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"Katania" by Lara Vapnyar
When I was a child, I had a family of doll people. They lived in a red shoebox painted to look like a house, with a dark-brown roof and yellow awnings. Inside the house, there was a set of plastic toy furniture, plus some random household items: a matchbox television, a mirror crafted from a piece of foil, and a thick rug secretly cut out of my old sweater. I also had a few plastic farm animals – a cow, a pig, a goat, and a very large (larger than the cow) chicken, which lived outside the shoebox.
The family itself consisted of the following individuals:
One pretty little doll, made of soft plastic, with painted-on hair and dress, who, in my games, represented me.
One naked, bald, vaguely female doll, made of hard shiny plastic, whom I designated the mother. I made her a Greek-style tunic out of an old handkerchief and glued a lock of my own hair to her head.
Two tiny baby dolls of unidentified gender, made of hard, matte plastic, and wrapped in blankets of the same kind of plastic.
And one hedgehog with a human body, dressed in a long skirt and apron, with tight, curly hair covered with a kerchief, to whom I assigned the role of grandmother.
What my family lacked was a father, but a father doll was a true rarity. Nobody I knew had a father doll. Most of the kids I knew didn't even have fathers. I didn't have a father; mine died when I was two. My family consisted of my mother, my grandmother, and me. That was perfectly normal. Fathers had a tendency to die, or to lose themselves to alcoholism, or to simply "up and go." Our next-door neighbor up and went to the Far North one night. He announced his decision by screaming on the staircase, "I'm sick of you all!"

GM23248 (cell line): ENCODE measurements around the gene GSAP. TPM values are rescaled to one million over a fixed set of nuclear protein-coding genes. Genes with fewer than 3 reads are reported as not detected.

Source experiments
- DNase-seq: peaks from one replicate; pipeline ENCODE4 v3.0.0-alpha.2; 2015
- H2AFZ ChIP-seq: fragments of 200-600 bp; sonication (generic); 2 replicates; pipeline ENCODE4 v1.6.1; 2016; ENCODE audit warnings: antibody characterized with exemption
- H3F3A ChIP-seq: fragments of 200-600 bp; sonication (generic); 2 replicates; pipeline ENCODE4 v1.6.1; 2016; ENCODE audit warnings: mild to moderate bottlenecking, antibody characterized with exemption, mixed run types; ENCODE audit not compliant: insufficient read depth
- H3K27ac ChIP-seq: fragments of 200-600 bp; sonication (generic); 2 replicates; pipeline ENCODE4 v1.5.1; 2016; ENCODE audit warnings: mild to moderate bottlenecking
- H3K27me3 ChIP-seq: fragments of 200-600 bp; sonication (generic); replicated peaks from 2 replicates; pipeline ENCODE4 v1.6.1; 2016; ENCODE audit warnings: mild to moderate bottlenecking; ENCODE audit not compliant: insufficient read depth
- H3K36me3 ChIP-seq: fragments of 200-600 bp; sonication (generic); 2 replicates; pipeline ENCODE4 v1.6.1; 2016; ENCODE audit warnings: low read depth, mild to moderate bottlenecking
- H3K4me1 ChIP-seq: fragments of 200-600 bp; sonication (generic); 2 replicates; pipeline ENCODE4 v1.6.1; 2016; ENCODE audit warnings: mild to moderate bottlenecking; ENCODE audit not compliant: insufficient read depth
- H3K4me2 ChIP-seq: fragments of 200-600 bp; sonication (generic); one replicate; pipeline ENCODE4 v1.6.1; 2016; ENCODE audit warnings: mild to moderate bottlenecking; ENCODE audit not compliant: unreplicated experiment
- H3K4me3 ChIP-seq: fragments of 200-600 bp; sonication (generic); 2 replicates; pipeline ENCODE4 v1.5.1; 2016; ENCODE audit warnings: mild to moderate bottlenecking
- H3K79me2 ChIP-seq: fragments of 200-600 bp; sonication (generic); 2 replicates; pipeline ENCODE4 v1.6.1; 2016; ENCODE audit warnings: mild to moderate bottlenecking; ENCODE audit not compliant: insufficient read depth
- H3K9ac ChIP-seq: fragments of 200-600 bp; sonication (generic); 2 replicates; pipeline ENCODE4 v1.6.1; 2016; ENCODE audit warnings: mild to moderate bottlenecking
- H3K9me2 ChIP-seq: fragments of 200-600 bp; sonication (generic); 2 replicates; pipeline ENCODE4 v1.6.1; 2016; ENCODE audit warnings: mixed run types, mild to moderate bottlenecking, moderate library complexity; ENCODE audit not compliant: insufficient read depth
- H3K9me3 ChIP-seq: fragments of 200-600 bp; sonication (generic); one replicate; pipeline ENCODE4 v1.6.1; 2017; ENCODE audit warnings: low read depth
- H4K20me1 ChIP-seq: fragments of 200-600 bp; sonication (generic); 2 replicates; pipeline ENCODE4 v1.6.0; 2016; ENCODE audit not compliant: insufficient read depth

"So you're just gonna up and go, huh? Well, good riddance!" his wife screamed back. But his three-year-old daughter cried for weeks. I could hear her through the thin walls of our apartment.
Fatherlessness was so common that even the Soviet authorities were aware of it. The Soviet authorities were famous for being protective of their citizens, so whenever a certain item was scarce they did their best to make that scarcity less conspicuous. My mother, who used to write school textbooks, was prohibited from even mentioning those scarce items. When composing a math problem, for instance, she couldn't mention bananas, because they were impossible to get in most parts of Russia. She could use apples, but not bananas. Chicken, but not beef. Mothers, but not fathers. She was allowed to write, "A mother gave her three children six apples and asked them to divide the fruit equally," but forbidden to write about a father asking his kids to do the same thing with bananas. She told me this when I was in my teens, and I didn't believe her. I combed through my old textbooks to try to prove her wrong, but I couldn't find a single mention of a father, beef, or bananas.
Full story: "Katania" by Lara Vapnyar:
Задание на чтение адаптированного отрывка рассказа «, затрагивающего проблемы неполных семей. Обучающимся предлагается ответить на вопросы по содержанию текста и на вопросы о проблемах семьи, отразившихся в выборе игрушек для игры в «дочки-матери», а также сделать творческое проектное задание. нему упражненияподразумевающем чтение и пересказ художественного текста. Уровень: Intermediate и выше.
Номер материала: ДБ-164061
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